STATEMENT: Officials express strong support for Metrorail on the Woodrow Wilson Bridge and for transit-oriented development

But Transportation Planning Board votes to advance the 495 Southside Toll Lanes while VDOT avoids binding commitment to future Metrorail

Stewart Schwartz, Executive Director; (703) 599-6437

Regional officials on the National Capital Region Transportation Planning Board made clear at today’s meeting that the region’s future depends on good transit linked to transit-oriented development, particularly on the east side of the region.

The massive number of public comments submitted — totalling 1200 pages which ran over two to one against VDOT”s current 495 Southside Toll Lanes proposal – showed the broad public support for Metrorail and TOD and concerns about the toll lanes.

However, the resolution to add the 495 Toll Lanes Southside project to the Visualize 2050 draft list of projects lacks firm commitments for VDOT to study alternatives to highway widening with HOT lanes, and leaves at risk future Metrorail on the Wilson Bridge. VDOT did not commit to ensuring that Metrorail could be retrofitted after the HOT lanes are in place nor did they address who would pay for additional costs to remove the HOT lanes in order for Metrorail to be installed.

VDOT officials at the meeting also would not commit to funding new bus services in the HOT lanes, leaving it up to negotiations with the private toll lane company. So, area officials said that’s not good enough and voted to require them to do it. Officials also noted in the resolution their affirmation of support for future Metrorail across the Woodrow Wilson Bridge and transit-oriented development in Prince George’s County, but VDOT indicated it would not include a Metrorail and transit-oriented development (TOD) as an alternative in their Environmental Assessment study.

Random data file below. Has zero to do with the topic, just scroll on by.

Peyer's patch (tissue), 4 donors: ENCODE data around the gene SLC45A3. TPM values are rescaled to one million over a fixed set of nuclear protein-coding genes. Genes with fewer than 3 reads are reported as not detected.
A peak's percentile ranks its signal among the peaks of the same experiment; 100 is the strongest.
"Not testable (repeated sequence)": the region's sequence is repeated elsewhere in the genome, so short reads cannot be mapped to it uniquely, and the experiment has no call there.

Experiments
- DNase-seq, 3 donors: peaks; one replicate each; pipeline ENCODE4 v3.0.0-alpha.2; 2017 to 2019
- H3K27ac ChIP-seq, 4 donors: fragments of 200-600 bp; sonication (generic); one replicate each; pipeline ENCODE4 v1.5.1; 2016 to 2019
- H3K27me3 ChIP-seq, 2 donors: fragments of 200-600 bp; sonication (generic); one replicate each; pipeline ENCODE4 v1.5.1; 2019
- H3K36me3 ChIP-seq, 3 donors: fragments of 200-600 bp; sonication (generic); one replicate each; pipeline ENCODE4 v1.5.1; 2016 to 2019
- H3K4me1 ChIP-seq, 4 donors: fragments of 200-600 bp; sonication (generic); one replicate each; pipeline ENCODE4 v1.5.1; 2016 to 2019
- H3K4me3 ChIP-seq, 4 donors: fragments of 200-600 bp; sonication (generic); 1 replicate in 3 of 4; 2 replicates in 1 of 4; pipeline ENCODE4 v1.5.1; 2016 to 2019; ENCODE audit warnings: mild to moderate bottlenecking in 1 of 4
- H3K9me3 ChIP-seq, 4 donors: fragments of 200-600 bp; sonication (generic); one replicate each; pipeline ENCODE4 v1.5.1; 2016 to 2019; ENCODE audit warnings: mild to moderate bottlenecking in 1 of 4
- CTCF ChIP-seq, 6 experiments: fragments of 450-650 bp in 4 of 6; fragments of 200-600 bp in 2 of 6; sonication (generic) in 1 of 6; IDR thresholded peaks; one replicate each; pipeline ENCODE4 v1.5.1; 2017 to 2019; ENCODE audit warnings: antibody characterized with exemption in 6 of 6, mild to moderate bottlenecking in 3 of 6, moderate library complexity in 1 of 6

The compromise resolution to model two scenarios – with and without VDOT’s 495 Southside widening with toll lanes – will fail to model alternative solutions and simply reinforce the bias of VDOT’s study to date. Therefore, local officials will need to be at the table during VDOT’s environmental study to insist the agency study alternatives such as near-term conversion of shoulder lanes to bus/HOV lanes, new expanded travel demand management programs, and a longer-term Metrorail and transit-oriented development alternative.

Lost in the discussion on Visualize 2050 today was the direction of the TPB board three years ago – when there was concern about the Maryland 495/270 Express Lanes project and failure to meet regional climate change goals – to do a new plan that would study multiple scenarios.

We think the rushed vote at TPB today and continued questions about VDOT’s proposal could have been avoided if TPB had followed through on its previous commitment to model an alternative long-range plan scenario that prioritizes transit, walk and bike investments accompanied by transit-oriented development – locating housing and jobs near our transit stations and addressing the east-west economic divide at the root of many transportation challenges.


The Coalition for Smarter Growth is the leading organization in the Washington, DC region dedicated to making the case for smart growth. Our mission is to advocate for walkable, bikeable, inclusive, transit-oriented communities as the most sustainable and equitable way for the region to grow and provide opportunities for all.